When people first start to learn about computers, they often get the impression that there are a limited number of programming languages available. This is, of course, because they are typically exposed to only a few examples, like C, C++, C#, and Python. In fact, as we discover in this List of Programming Languages, there are 49 whose names start with the letter ‘A’ alone (interestingly, this number includes “Assembly Language” as a single item, but there are almost as many assembly languages are there are microprocessor and microcontroller families).

Furthermore, the aforementioned list doesn’t include any of the so-called Esoteric Programming Languages, like Whitespace, which recognizes only the whitespace characters, space, tab, and return (any other character is treated as a comment); Chicken, which has just three tokens, the word “chicken”, ” “, and “\n”; and the aptly named Brainfuck, which is designed for extreme minimalism and leads to obfuscated code. As an example of the latter, the following program will output “Hello, World!”


There’s always something new to learn. For example, I only recently became aware of the programming language called INTERCAL, whose moniker is short for “Compiler Language With No Pronounceable Acronym.”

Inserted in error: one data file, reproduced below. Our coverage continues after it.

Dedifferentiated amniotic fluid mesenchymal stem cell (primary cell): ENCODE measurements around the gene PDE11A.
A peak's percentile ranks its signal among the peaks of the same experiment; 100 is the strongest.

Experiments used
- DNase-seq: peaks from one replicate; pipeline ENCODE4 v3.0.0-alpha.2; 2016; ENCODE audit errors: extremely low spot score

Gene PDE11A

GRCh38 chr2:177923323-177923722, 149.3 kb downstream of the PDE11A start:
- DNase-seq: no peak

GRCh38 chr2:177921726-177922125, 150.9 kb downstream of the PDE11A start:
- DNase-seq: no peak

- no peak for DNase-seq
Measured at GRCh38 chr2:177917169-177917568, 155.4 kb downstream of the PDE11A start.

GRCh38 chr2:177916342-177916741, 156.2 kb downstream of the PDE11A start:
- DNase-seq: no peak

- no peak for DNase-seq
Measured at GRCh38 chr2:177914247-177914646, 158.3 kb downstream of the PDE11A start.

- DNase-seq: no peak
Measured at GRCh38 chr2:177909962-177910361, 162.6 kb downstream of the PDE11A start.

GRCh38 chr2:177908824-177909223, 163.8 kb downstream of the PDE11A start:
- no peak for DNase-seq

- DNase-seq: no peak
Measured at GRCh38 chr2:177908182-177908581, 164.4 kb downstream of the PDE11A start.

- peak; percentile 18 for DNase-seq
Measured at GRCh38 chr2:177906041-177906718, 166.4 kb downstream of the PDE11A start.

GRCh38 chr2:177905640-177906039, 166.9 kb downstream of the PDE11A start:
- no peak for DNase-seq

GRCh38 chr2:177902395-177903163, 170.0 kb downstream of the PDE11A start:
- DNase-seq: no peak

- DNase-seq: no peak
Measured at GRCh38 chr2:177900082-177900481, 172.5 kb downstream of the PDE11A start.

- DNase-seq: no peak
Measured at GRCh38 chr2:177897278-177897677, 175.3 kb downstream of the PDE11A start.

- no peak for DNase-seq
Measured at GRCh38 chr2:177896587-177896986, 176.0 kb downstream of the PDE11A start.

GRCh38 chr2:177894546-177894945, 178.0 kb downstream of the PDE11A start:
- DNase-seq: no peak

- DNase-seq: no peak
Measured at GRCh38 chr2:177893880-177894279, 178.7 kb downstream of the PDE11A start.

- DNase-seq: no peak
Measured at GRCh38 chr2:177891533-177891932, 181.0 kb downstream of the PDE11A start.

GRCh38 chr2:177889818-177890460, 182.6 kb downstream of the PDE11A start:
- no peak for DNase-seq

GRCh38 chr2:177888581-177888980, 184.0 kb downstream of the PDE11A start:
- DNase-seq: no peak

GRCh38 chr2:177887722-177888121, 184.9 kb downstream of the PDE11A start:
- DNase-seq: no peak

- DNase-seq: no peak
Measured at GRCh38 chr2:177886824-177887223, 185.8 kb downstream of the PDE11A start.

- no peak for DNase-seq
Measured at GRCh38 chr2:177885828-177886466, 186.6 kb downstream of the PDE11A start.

Do you recall my recent blog about The Birth of BASIC? Many people who started their careers in science, technology, engineering, and math (and myriad other subjects) in the 1960s and 1970s have nothing but good things to say about BASIC. By comparison, a lot of professional programmers hold BASIC in disdain because it includes statements like GOTO, which is used to jump to a specific location or label within the source code.

Admittedly, the use of GOTO can lead to problems in the wrong hands, but it can be jolly useful if you employ it in the right way. I can only imagine what the same professional programmers might have to say about languages (like one variation of INTERCAL) that support the COMEFROM statement, which is the inverse of the GOTO in that (by means of an associated parameter) it can take the execution state from any arbitrary point in the code. Things get even more fun when the COMEFROM parameter is computed on the fly, and don’t get me started on languages that support the DONT statement (which complements the DO loop construct).

The reason I’m waffling on about this here is that there’s an annual conference for software developers called NDC { Oslo }

I just saw a video of a presentation titled The Worst Programming Language Ever, which was given by Mark Rendle at NDC { Oslo } 2021.

As Mark says, the goal of his presentation is to “Take the worst features of all the languages we know and put them together to create an abomination with the worst syntax, the worst semantics, the worst footguns and the worst runtime behavior in recorded history.” (FYI The term “footgun” in this context is programming slang for any feature whose addition to a product results in the user shooting themselves in the foot.)

An impossible task, you might say, but Mark certainly gives it his all. How about you? Do any features of any programming languages spring to mind that you would care to commend or condemn?